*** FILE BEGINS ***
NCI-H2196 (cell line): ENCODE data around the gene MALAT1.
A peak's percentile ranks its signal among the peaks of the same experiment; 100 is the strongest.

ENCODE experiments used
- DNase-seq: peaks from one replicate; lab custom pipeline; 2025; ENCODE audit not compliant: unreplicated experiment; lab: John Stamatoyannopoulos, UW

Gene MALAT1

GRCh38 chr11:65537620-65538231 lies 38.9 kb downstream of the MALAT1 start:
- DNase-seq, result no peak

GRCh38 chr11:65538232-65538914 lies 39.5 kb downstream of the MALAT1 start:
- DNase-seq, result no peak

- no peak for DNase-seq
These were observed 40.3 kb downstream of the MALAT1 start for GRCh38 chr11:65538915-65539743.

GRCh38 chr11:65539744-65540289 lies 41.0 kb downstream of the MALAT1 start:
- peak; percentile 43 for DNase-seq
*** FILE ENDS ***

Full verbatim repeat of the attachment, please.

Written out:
NCI-H2196 (cell line): ENCODE data around the gene MALAT1.
A peak's percentile ranks its signal among the peaks of the same experiment; 100 is the strongest.

ENCODE experiments used
- DNase-seq: peaks from one replicate; lab custom pipeline; 2025; ENCODE audit not compliant: unreplicated experiment; lab: John Stamatoyannopoulos, UW

Gene MALAT1

GRCh38 chr11:65537620-65538231 lies 38.9 kb downstream of the MALAT1 start:
- DNase-seq, result no peak

GRCh38 chr11:65538232-65538914 lies 39.5 kb downstream of the MALAT1 start:
- DNase-seq, result no peak

- no peak for DNase-seq
These were observed 40.3 kb downstream of the MALAT1 start for GRCh38 chr11:65538915-65539743.

GRCh38 chr11:65539744-65540289 lies 41.0 kb downstream of the MALAT1 start:
- peak; percentile 43 for DNase-seq